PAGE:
Episode 113

Episode 113

Update: 2021-04-30
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Overview


With 21 CVEs fixed this week we look at updates for Dnsmasq, Firefox,
OpenJDK and more, plus we discuss the recent release of Ubuntu 21.04 and
malicious commits in the upstream Linux kernel.


This week in Ubuntu Security Updates


21 unique CVEs addressed


[USN-4916-2] Linux kernel regression [00:48 ]



  • 2 CVEs addressed in Trusty ESM (14.04 ESM), Xenial (16.04 LTS), Bionic (18.04 LTS), Focal (20.04 LTS)


  • Possible memory leak introduced via fix for overlayfs priv esc vuln - so
    the fix effectively introduced a new vuln but only a DoS not priv esc


[USN-4924-1] Dnsmasq vulnerabilities [01:17 ]



  • 2 CVEs addressed in Xenial (16.04 LTS)


  • 2 DoS issues, one possible OOB read -> crash, the other a trust issue
    where for DNSSEC configurations could end up having dnsmasq prove the
    non-existence of hostnames that actually exist - so again a DoS but not
    in the traditional sense


[USN-4925-1] Shibboleth vulnerability [01:57 ]



  • 1 CVEs addressed in Focal (20.04 LTS)


  • SSO solution for InCommon Federation system

  • Possible content injection bug in error or other pages since template
    generation would use attacker controlled inputs


[USN-4926-1] Firefox vulnerabilities [02:19 ]



[USN-4927-1] File Roller vulnerability [03:46 ]



  • 1 CVEs addressed in Xenial (16.04 LTS), Bionic (18.04 LTS), Focal (20.04 LTS), Groovy (20.10)


  • Incomplete fix for previous CVE-2020-11736 (Episode 72) - directory
    traversal via symlink issue on extraction of archives


[USN-4892-1] OpenJDK vulnerability [04:15 ]



  • 1 CVEs addressed in Xenial (16.04 LTS), Bionic (18.04 LTS), Focal (20.04 LTS), Groovy (20.10)


  • Latest upstream point release to fix an issue where would fail to
    properly verify signatures on crafted JARs - could bypass security
    restrictions if a JAR is signed with an algorithm that is disabled


[USN-4922-2] Ruby vulnerability [04:35 ]



  • 1 CVEs addressed in Hirsute (21.04)


  • First USN for Hirsute \o/

  • XML deserialisation issue


[USN-4913-2] Underscore vulnerability [04:49 ]



  • 1 CVEs addressed in 21.04


  • Code injection via template function due to failure to properly handle
    untrusted input


Goings on in Ubuntu Security Community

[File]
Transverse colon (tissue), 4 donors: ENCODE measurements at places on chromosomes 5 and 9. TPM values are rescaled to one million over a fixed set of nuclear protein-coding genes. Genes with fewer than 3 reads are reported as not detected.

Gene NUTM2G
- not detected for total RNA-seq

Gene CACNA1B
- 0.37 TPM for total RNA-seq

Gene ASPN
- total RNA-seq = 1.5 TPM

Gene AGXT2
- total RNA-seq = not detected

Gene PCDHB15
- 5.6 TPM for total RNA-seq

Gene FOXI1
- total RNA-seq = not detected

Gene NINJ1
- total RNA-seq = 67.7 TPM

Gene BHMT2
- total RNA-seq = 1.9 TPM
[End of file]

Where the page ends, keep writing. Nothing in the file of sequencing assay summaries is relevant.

Ubuntu 21.04 Hirsute Hippo Released [05:05 ]



  • Standard support release, supported for 9 months

  • Private home dirs

  • Kernel 5.11

    • Stack protector for RISC-V

    • Improved performance for Spectre mitigations via static calls

    • Initial support for memory tagging for ARM64

      • Will require support in glibc etc but this is an initial start to
        providing improved protection against memory corruption vulns





  • OpenSSH 8.4

    • Improved support for FIDO/U2F keys for 2FA




Hypocrite commits and the upstream Linux kernel [07:38 ]



  • First came to light in November 2020 when one of the authors of a paper
    from University of Minnesota tweeted about the acceptance of their paper
    to IEEE S&P 2021 - this showed the first page of the paper and seemed to
    indicate that for the purposes of academic research a number of malicious
    commits (ie commits that when added to the kernel would create a
    vulnerability) had been introduced into the upstream kernel.

  • Lots of blowback at the time amongst both kernel devs, other researchers
    etc regarding both the ethics of effectively experimenting on subjects
    without their consent and the concept of purposely introducing vulns just
    for the sake of research purposes

  • The researchers claimed they followed these up with subsequent commits to
    fix the vulns and so none actually would have made it to end users so
    they thought it was effectively done

  • At this stage as a team we thought this was interesting but effectively
    just demonstrating something that most folks in OSS always knew was a
    potential reality - that once a contributor to a project builds a certain
    level of trust it would be relatively easy to introduce vulns like this
    in a stealthy manner and that the best defence would be better automated
    review tooling (static/dynamic analysis via CI etc) rather than trying to
    rely on human reviewers to detect

  • Issue again came to light recently when the paper was made available in
    full and it was revealed that 3 malicious commits were potentially
    integrated into the upstream kernel - actually only 1 was ACKed and then
    this was rejected and the other 2 were rejected outright. Recently,
    GregKH weighed in and effectively blacklisted all contributions from UMN
    and proposed to revert all commits that had come from umn.edu authors

  • Not surprisingly, most of these were NOT malicious and so took careful
    review by various developers to decide which should NOT be reverted as
    lots of them did actually fix legitimate issues

  • Researchers then apologised and so only a few commits actually got
    reverted as a result

  • In the end it highlights how OSS development is built on trust and how
    this can be abused in either direction - tempting to jump to technical
    solutions (ie better static analysis/CI etc) but this will never be
    foolproof - also need the ability to move fast so can get say reverts
    done and delivered to users, and also to build good relationships BUT in
    the end need to still be wary - “trust but verify” - both on a technical
    basis and also on a personal basis so we can better understand the
    provenance of code etc



Hiring [14:36 ]


AppArmor Security Engineer



Linux Cryptography and Security Engineer



Security Engineer - Ubuntu



Get in contact


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Episode 113

Episode 113

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